Calendars and time tracking
If your team includes people from all over the world, it can be a real challenge to work with them. You may always forget what time zone they have and what time they will be online, especially if oceans and continents separate you. Of course, inside your team you can make reminders but it is easy to get lost in them.
This kind of situation is easy to manage with the right tools. First, you need some kind of all-in-one time zone reminder that remains open in your browser. For example, Homeslice lets you create columns with the cities you need. Right on your screen you will have the current time in your chosen locations.
Or if you like the above-mentioned Slack, you can install Channel Time – a bot that converts the time for everyone in a room.
If you like to track the time of your team members and want to increase productivity, you need a sound time tracking tool. Time Doctor will let you know how your distributed team is doing with the assigned work.
Calendars are great helpers for everyone engaged in a project. Use Google Calendar – one of the most widespread tools for scheduling. If you aren’t a fan of Google products, you can switch to other alternatives like Todo and Clear.
Working on a project requires a variety of text documents. In most cases, these documents are for common usage. Moreover, most of them go through constant updates and edits. A distributed team should use a tool where everyone can have immediate access to all files from any place.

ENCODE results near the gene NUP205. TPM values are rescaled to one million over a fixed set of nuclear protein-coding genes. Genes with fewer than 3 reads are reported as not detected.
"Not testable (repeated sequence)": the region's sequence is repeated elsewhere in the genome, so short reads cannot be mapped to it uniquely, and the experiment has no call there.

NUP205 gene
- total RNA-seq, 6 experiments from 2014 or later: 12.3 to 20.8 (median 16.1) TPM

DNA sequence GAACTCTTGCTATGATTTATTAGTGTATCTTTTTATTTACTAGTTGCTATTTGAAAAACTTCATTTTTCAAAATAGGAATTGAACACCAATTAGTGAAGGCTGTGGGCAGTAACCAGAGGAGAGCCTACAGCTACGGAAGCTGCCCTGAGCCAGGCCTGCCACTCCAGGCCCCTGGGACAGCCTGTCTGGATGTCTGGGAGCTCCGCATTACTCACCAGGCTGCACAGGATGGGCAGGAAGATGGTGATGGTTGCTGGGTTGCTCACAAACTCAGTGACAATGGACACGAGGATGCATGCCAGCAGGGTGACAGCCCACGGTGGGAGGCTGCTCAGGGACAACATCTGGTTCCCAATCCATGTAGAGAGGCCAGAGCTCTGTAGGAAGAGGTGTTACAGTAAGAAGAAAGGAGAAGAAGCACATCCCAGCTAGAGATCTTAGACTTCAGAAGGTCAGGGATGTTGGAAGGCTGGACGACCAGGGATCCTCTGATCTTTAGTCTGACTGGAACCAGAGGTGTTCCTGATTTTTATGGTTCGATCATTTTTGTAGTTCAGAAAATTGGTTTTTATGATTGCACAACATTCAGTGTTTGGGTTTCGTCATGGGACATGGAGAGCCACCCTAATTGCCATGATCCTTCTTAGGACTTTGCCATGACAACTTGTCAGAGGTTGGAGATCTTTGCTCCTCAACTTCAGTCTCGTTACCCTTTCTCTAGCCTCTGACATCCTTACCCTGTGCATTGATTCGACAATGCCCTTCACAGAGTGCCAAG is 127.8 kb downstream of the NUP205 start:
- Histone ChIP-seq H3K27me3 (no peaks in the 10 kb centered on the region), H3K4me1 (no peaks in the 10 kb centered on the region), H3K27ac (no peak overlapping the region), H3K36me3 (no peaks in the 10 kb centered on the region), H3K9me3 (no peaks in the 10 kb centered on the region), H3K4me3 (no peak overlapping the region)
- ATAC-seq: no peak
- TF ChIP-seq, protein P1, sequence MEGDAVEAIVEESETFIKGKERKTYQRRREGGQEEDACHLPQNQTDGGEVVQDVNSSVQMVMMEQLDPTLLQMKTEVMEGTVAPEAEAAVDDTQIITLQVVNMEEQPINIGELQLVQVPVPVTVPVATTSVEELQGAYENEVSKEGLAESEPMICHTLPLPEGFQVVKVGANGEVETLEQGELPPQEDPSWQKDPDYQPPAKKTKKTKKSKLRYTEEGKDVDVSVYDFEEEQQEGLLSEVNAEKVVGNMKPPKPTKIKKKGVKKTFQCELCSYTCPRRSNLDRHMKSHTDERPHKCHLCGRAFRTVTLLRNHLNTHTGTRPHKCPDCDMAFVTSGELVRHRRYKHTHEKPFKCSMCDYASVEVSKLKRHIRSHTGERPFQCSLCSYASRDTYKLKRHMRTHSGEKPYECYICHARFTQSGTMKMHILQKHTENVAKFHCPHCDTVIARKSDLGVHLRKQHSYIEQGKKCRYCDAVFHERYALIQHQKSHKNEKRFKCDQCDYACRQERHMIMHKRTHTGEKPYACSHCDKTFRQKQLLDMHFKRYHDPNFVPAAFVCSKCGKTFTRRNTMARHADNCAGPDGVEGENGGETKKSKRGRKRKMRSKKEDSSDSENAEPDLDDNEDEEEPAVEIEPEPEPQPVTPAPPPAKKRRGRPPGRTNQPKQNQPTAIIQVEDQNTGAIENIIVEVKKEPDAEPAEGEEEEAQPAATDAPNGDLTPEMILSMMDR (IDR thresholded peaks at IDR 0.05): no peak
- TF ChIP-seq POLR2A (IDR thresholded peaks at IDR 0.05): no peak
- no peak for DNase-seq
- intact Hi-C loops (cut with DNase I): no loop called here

Tool to use: Google Docs.
Great ideas are born during the process of idea sharing. For a co-located team it can be fun to brainstorm around a whiteboard, but for a distributed team it’s a challenge.
With special tools you can visualize your thoughts online. Capture an idea, develop it, and share it visually. You and your team have a chance to collaborate in real-time by voting on ideas and discussing changes.
Tool to use: MindMeister.
Summing it up
Working in a distributed team doesn’t necessary mean problematic performance for a project– it can be quite the opposite. The above-mentioned tools help you handle a workflow. But be sure that the tools you choose will be a good fit for the rest of your team. Also, diversity is great but do not manage your work in too many tools. You need great collaboration and communication, not distraction from the core duties. Remember, tools should help you keep your team engaged and lead your project to a successful end.
Andrew Stepanov is a content writer and communication specialist at GanttPRO. The company develops intuitive Gantt chart software for efficient project management. When he is not writing, he spends time with his family, listens to rock music or watches sport games.